2) They find the new Vista interface to be annoying at best and frustrating at worst.

    I’m a member of the second group, and while it’s not because of major issues, it’s because of the significant number of little things– I find Windows Explorer (the My Computer view) to be frustrating…I don’t need gigantic large-icon highlights for file drag-and-drop when I have the directory listing in LIST view, and I want my damn folder-tree scrollbars back. Meanwhile, the new control panel is excessively overwhelming (even for an IT veteran like myself), and UAC with SP1 is STILL annoying and misleading for less technical users (nevermind when I’m trying to fix problems and have to hassle with dozens of extra clicks and keyboard sequences to get things done). I mention clicks, and here’s a perfect example– in order to get to the TCP/IP properties of a network connection in XP it takes 4 clicks (6 if I have to go through Control Panel). It takes at least 10 to do the same in Vista. A few extra seconds on a one-time basis, but add that up in a full day of desktop support and it becomes inefficient.

    It’s simply NOT a friendly experience. That said, Server 2008 really made a number of improvements that I hope will translate back to Vista SP2 and that I am sure will translate back to Windows 7.

    This is a good thing, and you’re definitely right about the performance and stability factor. Since SP1’s release, and the year of driver releases and updates on the OEM side, things are definitely improved on that issue.

  9. GoodThings2Life

    10/27/2008 at 3:52 pm

    @Gavin… I *LOVE* the Ribbon interface. I would be THRILLED to see a revamped My Computer interface that sports it and goes back to an XP-style folder-tree listing (left side).

  10. Aaron Axvig

    10/27/2008 at 8:43 pm

    S!ick, you should check out a feature called Standby. Or Hibernation. Whichever floats your boat.

  11. Medic

    10/28/2008 at 6:17 am

    Probably not all will be applied as the tablet pc group is not as great as the mainstream users. As touch is advertised more in the upcoming windows 7 I think people at microsoft should start to listen more to all the tablet pc users, and deliver a complete package instead of the impression of an incomplete product, yet again having to wait and wait for the well known routine of “here we go again” service packs. I think consumer testing is a good customer service. I think the former is a sign of poor consumer service and quality and an ineffecient way of delivering a product.

    The first teaser trailers and pictures of the upcoming Windows 7 looks quite similar to the current Vista. Although microsoft mentioned that the operating system itself is complete rebuilt from the ground up, I think microsoft in this case should not be pressured to deliver their new product in 2009. Give them a bit more time to use the consumer feedback to good use, and let them build a more solid and stable and complete product for 2010. Perhaps microsoft then will deserve a new respect to a better system, which is now apparently praised to Apple OX.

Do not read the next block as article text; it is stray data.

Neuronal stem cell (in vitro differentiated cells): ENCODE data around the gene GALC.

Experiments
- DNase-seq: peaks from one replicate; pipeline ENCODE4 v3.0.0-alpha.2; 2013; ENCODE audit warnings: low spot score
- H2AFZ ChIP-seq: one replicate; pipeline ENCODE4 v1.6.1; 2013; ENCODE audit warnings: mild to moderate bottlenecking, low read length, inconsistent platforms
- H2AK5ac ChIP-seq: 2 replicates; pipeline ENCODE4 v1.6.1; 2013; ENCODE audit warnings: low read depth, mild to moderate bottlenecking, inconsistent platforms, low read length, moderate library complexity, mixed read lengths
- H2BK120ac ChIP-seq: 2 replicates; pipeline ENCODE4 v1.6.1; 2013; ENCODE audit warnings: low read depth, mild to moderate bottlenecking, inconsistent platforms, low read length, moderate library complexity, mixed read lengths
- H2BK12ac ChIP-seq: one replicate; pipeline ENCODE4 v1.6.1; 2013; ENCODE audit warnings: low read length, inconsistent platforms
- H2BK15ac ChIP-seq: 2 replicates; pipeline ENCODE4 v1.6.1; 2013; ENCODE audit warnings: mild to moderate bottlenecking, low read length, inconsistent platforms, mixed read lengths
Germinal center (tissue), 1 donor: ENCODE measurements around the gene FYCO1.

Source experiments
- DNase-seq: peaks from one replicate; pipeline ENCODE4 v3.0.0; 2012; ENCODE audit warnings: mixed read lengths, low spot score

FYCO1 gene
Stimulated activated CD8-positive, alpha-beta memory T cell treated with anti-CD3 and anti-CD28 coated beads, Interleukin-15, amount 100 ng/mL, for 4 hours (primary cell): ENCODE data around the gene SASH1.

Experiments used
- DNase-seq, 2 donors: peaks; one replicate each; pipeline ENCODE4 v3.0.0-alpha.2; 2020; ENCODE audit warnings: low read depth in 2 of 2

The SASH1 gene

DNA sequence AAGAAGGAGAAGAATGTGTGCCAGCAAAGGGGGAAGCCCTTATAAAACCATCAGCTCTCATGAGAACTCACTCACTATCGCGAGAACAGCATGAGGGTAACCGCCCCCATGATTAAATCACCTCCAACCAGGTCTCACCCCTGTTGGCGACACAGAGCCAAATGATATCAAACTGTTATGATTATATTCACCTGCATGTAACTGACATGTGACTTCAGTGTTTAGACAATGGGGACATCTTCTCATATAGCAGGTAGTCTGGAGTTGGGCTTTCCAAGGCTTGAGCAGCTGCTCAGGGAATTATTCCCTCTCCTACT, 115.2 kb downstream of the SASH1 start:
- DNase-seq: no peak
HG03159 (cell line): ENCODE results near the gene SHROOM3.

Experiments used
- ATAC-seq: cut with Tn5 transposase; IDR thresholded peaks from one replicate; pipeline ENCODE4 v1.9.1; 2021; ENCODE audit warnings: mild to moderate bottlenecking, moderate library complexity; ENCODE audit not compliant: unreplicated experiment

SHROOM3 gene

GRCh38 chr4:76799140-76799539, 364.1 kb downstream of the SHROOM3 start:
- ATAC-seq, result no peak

Since the oil crisis energy management is looking to become a more crucial business management. All the current windows OS system crashes and disfunctioning elements cause unnecessary reboots, which is an energy consumptive process. Slow boot ups, ill-working sleepmodes, and the countless hours of uninstalling and reinstalling must then surely also play their part in this process. In my opinion it is time to make Windows OS more energy efficient themselves, decreasing start-up times, decreasing memory footprings, more stable with unnecessary reinstallings, rebootings and the like.

  12. Gordon Cahill

    10/28/2008 at 4:31 pm

    I would like the option to “vlite” the OS on install. I don’t need Windows Mail, Calendar etc. I don’t use the inbuilt DVD burning engine. Likewise Windows Fax, Paint, Wordpad, Movie Maker, Journal. The list goes on and on. Not loading these options would make for a leaner, faster, more efficient OS with a quicker boot time. On install a “custom” mode like offered in office so I can not install stuff I don’t need. And then the ability to add components later.

    I’d like a “lite” boot option at start up. One that just loads the absolute minimum if all I want to do is check an email or my calendar or watch a movie.

    I’d like them to fix the sleep of death I’m getting on my Mini-Note. Yes I know it’s not all MS fault but it did start with SP1.

    And I’d like a complete uninstall system. One that removes ALL registry keys and folders on the uninstall command.

    I’d like to see a deeper integration of the tablet pc functionality. I think this will come as multi-touch comes. Small touches like a loupe view (ala iphone) when you hold your finger on the screen to make selecting easier. I’m more interested in getting the features they have now right and better implemented than I am in a whole host of new stuff.